We report the first systems biology investigation of regulators controlling arterial plaque macrophage transcriptional changes in response to lipid lowering in vivo in two distinct mouse models of atherosclerosis regression. Transcriptome measurements from plaque macrophages from the Reversa mouse were integrated with measurements from an aortic transplant-based mouse model of plaque regression. Functional relevance of the genes detected as differentially expressed in plaque macrophages in response to lipid lowering in vivo was assessed through analysis of gene functional annotations, overlap with in vitro foam cell studies, and overlap of associated eQTLs with human atherosclerosis/CAD risk SNPs. To identify transcription factors that control plaque macrophage responses to lipid lowering in vivo, we used an integrative strategy – leveraging macrophage epigenomic measurements – to detect enrichment of transcription factor binding sites upstream of genes that are differentially expressed in plaque macrophages during regression. The integrated analysis uncovered eight transcription factor binding site elements that were statistically overrepresented within the 5′ regulatory regions of genes that were upregulated in plaque macrophages in the Reversa model under maximal regression conditions and within the 5′ regulatory regions of genes that were upregulated in the aortic transplant model during regression. Of these, the TCF/LEF binding site was present in promoters of upregulated genes related to cell motility, suggesting that the canonical Wnt signaling pathway may be activated in plaque macrophages during regression. We validated this network-based prediction by demonstrating that β-catenin expression is higher in regressing (vs. control group) plaques in both regression models, and we further demonstrated that stimulation of canonical Wnt signaling increases macrophage migration in vitro. These results suggest involvement of canonical Wnt signaling in macrophage emigration from the plaque during lipid lowering-induced regression, and they illustrate the discovery potential of an epigenome-guided, systems approach to understanding atherosclerosis regression.
Atherosclerosis, a progressive accumulation of lipid-rich plaque within arteries, is an inflammatory disease in which the response of macrophages (a key cell type of the innate immune system) to plasma lipoproteins plays a central role. In humans, the goal of significantly reducing already-established plaque through drug treatments, including statins, remains elusive. In mice, atherosclerosis can be reversed by experimental manipulations that lower circulating lipid levels. A common feature of many regression models is that macrophages transition to a less inflammatory state and emigrate from the plaque. While the molecular regulators that control these responses are largely unknown, we hypothesized that by integrating global measurements of macrophage gene expression in regressing plaques with measurements of the macrophage chromatin landscape, we could identify key molecules that control macrophage responses to the lowering of circulating lipid levels. Our systems biology analysis of plaque macrophages yielded a network in which the Wnt signaling pathway emerged as a candidate upstream regulator. Wnt signaling is known to affect both inflammation and the ability of macrophages to migrate from one location to another, and our targeted validation studies provide evidence that Wnt signaling is increased in plaque macrophages during regression. Our findings both demonstrate the power of a systems approach to uncover candidate regulators of regression and to identify a potential new therapeutic target.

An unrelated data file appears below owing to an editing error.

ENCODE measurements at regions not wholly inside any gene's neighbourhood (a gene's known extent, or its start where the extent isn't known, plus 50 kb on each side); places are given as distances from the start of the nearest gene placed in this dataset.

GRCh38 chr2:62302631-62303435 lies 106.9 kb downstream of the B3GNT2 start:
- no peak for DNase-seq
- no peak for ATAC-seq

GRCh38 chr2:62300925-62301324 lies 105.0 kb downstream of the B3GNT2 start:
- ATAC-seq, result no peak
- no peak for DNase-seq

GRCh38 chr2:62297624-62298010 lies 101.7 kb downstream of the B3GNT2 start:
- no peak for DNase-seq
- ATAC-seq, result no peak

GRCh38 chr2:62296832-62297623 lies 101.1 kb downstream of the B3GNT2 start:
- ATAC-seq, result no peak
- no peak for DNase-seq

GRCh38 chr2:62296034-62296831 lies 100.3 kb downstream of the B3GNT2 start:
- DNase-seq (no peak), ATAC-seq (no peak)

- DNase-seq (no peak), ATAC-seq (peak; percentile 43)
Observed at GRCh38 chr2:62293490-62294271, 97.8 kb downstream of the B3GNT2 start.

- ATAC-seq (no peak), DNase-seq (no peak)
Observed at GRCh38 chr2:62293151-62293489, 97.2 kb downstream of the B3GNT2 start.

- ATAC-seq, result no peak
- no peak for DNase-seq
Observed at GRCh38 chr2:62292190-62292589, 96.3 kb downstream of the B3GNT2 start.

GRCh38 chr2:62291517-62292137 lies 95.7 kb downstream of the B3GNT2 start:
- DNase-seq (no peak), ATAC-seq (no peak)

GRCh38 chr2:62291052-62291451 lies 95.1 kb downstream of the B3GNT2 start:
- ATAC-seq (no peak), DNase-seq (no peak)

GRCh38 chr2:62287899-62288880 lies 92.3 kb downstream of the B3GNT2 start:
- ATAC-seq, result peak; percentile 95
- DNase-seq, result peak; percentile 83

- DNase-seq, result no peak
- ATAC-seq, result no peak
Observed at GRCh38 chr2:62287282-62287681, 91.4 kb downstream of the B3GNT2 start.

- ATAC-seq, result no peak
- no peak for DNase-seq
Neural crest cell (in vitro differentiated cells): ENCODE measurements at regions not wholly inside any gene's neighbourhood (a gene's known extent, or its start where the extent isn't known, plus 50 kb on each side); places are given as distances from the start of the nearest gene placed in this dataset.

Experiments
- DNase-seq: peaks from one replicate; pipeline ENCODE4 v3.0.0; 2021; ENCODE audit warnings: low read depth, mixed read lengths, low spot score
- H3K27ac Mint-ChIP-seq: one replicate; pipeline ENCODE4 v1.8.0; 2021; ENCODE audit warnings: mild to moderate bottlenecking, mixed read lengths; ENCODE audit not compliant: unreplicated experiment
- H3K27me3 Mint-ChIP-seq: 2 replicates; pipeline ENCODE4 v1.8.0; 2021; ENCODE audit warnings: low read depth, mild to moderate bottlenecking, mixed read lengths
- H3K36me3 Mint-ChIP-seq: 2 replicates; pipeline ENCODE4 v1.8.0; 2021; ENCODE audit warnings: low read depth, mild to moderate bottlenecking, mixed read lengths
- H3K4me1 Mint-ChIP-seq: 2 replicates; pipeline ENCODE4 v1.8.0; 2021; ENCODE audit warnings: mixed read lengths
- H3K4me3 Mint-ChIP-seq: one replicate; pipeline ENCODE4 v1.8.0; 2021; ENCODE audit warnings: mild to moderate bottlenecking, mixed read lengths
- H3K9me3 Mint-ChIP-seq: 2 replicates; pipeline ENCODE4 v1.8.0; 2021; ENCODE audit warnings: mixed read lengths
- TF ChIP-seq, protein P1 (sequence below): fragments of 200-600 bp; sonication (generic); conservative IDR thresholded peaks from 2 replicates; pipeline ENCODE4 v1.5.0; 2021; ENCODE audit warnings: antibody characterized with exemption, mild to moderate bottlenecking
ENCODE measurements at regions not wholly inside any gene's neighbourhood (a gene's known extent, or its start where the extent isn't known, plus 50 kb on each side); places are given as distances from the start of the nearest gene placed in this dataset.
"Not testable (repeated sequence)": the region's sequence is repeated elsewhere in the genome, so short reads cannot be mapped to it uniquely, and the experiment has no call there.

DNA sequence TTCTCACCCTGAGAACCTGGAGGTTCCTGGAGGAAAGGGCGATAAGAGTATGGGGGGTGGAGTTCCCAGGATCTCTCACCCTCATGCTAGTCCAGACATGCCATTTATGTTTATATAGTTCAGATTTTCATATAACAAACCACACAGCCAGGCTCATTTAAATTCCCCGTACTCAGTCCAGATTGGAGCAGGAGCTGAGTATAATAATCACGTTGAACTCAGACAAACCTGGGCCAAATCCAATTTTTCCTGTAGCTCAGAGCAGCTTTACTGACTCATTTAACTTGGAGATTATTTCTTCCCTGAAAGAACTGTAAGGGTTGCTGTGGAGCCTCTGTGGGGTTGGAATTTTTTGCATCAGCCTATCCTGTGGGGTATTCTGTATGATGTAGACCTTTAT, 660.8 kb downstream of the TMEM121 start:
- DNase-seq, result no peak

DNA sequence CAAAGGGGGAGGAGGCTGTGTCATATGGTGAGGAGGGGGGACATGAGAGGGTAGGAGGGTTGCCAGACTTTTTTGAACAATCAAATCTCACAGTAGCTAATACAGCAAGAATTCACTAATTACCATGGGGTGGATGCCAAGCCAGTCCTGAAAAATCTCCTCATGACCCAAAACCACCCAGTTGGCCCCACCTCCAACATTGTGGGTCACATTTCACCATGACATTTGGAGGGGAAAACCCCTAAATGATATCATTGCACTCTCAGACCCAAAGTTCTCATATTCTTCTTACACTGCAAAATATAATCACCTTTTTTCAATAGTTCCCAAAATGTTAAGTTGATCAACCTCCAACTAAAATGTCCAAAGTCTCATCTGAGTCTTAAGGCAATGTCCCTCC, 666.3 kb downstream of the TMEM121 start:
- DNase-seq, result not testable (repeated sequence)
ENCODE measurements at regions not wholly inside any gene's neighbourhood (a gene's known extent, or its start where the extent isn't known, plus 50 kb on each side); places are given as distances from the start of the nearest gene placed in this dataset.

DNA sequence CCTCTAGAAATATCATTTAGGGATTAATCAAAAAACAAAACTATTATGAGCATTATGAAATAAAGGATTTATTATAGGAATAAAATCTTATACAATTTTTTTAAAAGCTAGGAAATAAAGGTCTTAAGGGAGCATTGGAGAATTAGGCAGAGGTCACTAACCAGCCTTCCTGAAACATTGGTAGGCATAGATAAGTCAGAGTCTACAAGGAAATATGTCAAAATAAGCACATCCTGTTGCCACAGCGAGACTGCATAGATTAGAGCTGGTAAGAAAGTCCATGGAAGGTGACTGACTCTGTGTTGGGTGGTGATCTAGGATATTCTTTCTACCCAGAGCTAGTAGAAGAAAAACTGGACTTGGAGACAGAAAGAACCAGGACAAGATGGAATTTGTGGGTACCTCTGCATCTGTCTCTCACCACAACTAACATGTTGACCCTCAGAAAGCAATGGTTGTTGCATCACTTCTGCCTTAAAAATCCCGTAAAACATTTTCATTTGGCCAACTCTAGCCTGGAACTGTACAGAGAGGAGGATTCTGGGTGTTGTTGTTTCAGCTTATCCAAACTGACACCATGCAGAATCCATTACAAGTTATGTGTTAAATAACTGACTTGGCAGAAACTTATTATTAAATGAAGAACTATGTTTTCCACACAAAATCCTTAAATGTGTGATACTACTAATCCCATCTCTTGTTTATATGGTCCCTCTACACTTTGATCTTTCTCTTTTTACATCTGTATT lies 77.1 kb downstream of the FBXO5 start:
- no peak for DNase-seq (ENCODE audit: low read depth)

Genomic information is encoded on a wide range of distance scales, ranging from tens of base pairs to megabases. We developed a multiscale framework to analyze and visualize the information content of genomic signals. Different types of signals, such as GC content or DNA methylation, are characterized by distinct patterns of signal enrichment or depletion across scales spanning several orders of magnitude. These patterns are associated with a variety of genomic annotations, including genes, nuclear lamina associated domains, and repeat elements. By integrating the information across all scales, as compared to using any single scale, we demonstrate improved prediction of gene expression from Polymerase II chromatin immunoprecipitation sequencing (ChIP-seq) measurements and we observed that gene expression differences in colorectal cancer are not most strongly related to gene body methylation, but rather to methylation patterns that extend beyond the single-gene scale.
The Systems Biology for Infectious Diseases Research program was established by
the U.S. National Institute of Allergy and Infectious Diseases to investigate
host-pathogen interactions at a systems level. This program generated 47
transcriptomic and proteomic datasets from 30 studies that investigate
in vivo and in vitro host responses to
viral infections. Human pathogens in the Orthomyxoviridae and
Coronaviridae families, especially pandemic H1N1 and avian
H5N1 influenza A viruses and severe acute respiratory syndrome coronavirus